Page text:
Coughing up blood
Coughing up blood (also called hemoptysis in medical parlance) is a very scary symptom.
Coughing up blood is common and can have many causes. Most causes are not serious. However, patients
may need to visit an ER immediately if they are coughing up large amounts of blood.
Blood that a person coughs up often looks bubbly or frothy and is mixed with mucus or spit. It can appear pink,
red or rust-colored and is usually in small amounts.
Is it serious?
It can be and therefore most patients will need evaluation to find out the cause.
What are the causes that can coughing up of blood?
Causes can range from mild (most common) to serious and potentially life-threatening. Usually,
coughing up blood is related to an infection. The most common causes include:
Other causes include:
- Auto immune diseases of the lung and its arteries.
- Congestive heart failure.
- Injury to the arteries in the lungs.
- Using blood thinners (anticoagulants).
- Blood clot in the lung (pulmonary embolism).
- Chronic obstructive pulmonary disease (COPD).
- Lung cancer (especially in people over 40 who smoke).
- Blood entering your throat from your nose (nosebleed), tonsils or teeth.
Because one cannot be sure of the cause, it‘s better to go to a doctor if the symptom occurs more than once or there is a large amount of bleeding.
The doctor will review the medical history, perform a physical exam and ask questions to determine the cause.He may also ask about behaviors that put patients at risk, like drug use or smoking. He may try to identify potential causes by asking about other symptoms patients have been experiencing.
Doctors will perform any of the following tests to diagnose the underlying cause:
- A chest X-ray to look for tumors or fluid in the lungs.
- A computed tomography (CT) scan of the chest to investigate findings from the X-ray or accompany an additional procedure, like a bronchoscopy.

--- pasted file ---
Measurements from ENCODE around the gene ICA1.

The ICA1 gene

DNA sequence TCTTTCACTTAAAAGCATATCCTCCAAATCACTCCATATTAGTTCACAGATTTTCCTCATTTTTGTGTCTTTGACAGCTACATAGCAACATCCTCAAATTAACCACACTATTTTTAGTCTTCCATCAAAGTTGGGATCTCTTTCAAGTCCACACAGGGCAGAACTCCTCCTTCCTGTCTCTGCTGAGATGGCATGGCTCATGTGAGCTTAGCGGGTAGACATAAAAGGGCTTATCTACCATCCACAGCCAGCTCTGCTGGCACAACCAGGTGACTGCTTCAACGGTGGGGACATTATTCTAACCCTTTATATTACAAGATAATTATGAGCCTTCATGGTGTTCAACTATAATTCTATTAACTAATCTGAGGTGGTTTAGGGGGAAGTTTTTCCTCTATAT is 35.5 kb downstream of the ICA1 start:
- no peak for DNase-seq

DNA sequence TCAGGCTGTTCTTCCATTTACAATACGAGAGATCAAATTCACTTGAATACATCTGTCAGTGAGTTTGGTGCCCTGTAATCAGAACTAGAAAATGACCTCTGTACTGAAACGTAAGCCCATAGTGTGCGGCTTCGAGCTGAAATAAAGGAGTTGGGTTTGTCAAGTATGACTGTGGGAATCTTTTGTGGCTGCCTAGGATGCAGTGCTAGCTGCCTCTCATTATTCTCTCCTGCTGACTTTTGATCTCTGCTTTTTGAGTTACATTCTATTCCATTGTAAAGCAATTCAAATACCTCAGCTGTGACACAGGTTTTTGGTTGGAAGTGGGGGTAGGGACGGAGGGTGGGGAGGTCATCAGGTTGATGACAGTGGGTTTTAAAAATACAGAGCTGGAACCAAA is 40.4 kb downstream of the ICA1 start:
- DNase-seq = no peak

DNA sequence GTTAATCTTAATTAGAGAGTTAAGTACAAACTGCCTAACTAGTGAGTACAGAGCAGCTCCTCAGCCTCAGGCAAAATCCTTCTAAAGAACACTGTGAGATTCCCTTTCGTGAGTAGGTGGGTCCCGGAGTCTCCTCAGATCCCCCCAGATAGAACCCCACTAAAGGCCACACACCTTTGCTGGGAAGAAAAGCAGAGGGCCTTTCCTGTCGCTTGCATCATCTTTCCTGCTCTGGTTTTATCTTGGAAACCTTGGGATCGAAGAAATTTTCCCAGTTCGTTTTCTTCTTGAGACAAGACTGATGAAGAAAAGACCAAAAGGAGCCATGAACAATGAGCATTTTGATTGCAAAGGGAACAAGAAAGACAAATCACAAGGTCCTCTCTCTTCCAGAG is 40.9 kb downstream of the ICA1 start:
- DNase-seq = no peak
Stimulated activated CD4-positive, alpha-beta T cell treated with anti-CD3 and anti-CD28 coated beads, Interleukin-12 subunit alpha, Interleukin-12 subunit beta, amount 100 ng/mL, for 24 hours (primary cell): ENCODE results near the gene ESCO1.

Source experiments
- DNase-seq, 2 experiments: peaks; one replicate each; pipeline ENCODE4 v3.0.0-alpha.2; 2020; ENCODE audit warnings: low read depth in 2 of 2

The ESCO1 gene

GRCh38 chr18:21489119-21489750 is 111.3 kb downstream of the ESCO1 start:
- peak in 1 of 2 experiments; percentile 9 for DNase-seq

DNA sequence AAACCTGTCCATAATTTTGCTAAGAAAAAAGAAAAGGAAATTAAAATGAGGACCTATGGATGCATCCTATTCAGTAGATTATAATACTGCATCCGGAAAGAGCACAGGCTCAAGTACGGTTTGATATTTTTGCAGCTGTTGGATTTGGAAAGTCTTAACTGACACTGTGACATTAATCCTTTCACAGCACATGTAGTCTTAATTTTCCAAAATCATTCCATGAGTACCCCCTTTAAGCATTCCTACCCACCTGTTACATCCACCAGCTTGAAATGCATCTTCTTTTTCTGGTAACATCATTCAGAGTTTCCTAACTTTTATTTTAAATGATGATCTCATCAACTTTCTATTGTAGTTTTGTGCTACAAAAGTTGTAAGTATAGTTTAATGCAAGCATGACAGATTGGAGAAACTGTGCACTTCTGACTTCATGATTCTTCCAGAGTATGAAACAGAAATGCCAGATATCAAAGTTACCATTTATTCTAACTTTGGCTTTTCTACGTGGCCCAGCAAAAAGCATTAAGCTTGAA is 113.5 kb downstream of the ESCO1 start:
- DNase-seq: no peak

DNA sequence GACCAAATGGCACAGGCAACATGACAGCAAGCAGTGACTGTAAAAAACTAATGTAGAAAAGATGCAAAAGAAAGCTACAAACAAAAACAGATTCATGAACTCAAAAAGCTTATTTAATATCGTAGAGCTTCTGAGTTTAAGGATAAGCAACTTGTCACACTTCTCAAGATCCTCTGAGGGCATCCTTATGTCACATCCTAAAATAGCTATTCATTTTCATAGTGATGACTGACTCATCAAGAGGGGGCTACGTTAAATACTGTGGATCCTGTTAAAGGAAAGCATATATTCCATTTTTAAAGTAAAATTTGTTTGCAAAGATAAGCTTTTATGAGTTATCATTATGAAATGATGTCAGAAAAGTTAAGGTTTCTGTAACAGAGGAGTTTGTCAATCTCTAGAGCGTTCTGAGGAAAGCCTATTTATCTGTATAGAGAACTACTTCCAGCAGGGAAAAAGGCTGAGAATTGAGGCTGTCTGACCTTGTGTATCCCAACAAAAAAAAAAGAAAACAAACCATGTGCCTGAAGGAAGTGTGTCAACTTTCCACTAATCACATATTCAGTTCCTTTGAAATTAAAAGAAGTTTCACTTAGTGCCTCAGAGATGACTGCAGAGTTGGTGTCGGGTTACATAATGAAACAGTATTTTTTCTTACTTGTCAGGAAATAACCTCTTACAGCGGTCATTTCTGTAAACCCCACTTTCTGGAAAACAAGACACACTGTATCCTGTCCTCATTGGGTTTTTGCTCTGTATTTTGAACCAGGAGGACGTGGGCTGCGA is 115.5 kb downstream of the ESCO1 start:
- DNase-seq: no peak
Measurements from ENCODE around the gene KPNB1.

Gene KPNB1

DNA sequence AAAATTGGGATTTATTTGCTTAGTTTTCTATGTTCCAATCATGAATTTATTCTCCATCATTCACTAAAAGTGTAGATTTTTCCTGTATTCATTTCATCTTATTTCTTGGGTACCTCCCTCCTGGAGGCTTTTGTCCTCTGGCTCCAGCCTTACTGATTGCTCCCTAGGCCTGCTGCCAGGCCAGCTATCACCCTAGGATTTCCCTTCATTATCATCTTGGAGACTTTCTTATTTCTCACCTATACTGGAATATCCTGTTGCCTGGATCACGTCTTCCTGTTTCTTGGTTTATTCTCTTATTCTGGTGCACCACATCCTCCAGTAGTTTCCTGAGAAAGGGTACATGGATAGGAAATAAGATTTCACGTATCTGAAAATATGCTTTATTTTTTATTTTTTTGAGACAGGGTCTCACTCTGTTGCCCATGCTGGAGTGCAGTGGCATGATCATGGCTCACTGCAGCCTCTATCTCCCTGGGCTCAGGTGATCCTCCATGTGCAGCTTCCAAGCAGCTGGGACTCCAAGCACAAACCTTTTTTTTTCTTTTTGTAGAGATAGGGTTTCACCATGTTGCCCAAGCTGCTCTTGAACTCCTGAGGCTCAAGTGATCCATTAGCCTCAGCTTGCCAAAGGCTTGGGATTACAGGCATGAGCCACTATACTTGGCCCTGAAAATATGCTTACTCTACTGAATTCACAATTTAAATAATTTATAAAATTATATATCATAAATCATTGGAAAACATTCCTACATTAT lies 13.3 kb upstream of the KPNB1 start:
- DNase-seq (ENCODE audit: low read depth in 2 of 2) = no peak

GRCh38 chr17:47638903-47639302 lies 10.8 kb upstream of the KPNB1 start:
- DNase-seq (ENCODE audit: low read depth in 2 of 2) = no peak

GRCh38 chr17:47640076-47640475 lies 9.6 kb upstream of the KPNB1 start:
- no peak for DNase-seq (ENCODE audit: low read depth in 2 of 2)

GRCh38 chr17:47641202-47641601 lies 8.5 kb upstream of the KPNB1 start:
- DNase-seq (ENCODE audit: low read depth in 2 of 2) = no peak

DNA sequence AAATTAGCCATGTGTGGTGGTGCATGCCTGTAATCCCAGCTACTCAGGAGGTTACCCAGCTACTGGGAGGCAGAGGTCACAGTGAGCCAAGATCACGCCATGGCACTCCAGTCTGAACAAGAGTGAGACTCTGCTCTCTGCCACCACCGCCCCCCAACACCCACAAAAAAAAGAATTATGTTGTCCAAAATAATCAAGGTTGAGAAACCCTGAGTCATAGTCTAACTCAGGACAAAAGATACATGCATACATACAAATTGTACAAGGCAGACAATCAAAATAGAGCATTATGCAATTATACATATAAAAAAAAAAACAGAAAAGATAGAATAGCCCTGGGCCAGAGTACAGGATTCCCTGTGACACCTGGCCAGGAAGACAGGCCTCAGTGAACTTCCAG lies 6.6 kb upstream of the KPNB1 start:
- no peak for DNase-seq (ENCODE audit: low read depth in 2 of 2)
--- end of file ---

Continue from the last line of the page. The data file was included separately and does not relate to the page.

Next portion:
- A bronchoscopy to check if the airways are clear and locate the site where the bleeding’s occurring.
- A complete blood count (CBC) to assess how much blood has been lost and look for signs of infection.
- A sputum culture of lung excretions to look for infectious causes that may be causing the bleeding, like bacteria or viruses.
- A blood clotting test (coagulation test) to see if a bleeding disorder is related to the symptoms.
- Pulmonary arteriography to see how blood flows through the lungs.
- A urinalysis and/or kidney function test to rule out autoimmune conditions that affect lungs and kidneys.
Doctors may perform additional procedures or order other tests depending on what they suspect.
How is coughing up blood treated?
Treatment depends on how serious the blood loss is and what’s causing it.
If there is severe blood loss, patients will receive care in the intensive care unit (ICU) where they will be stabilized and attempts made to stop the bleeding before proceeding to diagnostic tests.
Treatments for severe blood loss related to coughing up blood may include:
- A bronchoscopy to remove clots in their airways that may be causing the bleeding.
- Bronchial artery angiography and embolization to stop blood flow in blood vessels that are causing the bleeding.
- Medicine that’s used to stop bleeding related to severe blood loss (tranexamic acid).
Once the cause is found the doctors will discuss the best treatment plan to address the symptoms and underlying condition.
Treatments to address conditions that may include:
- Antibiotics: If pneumonia or tuberculosis is present.
- Steroids: If inflammation or autoimmunity is causing the condition.
- Surgery and cancer treatment: If a malignant (cancerous) tumor is causing bleeding.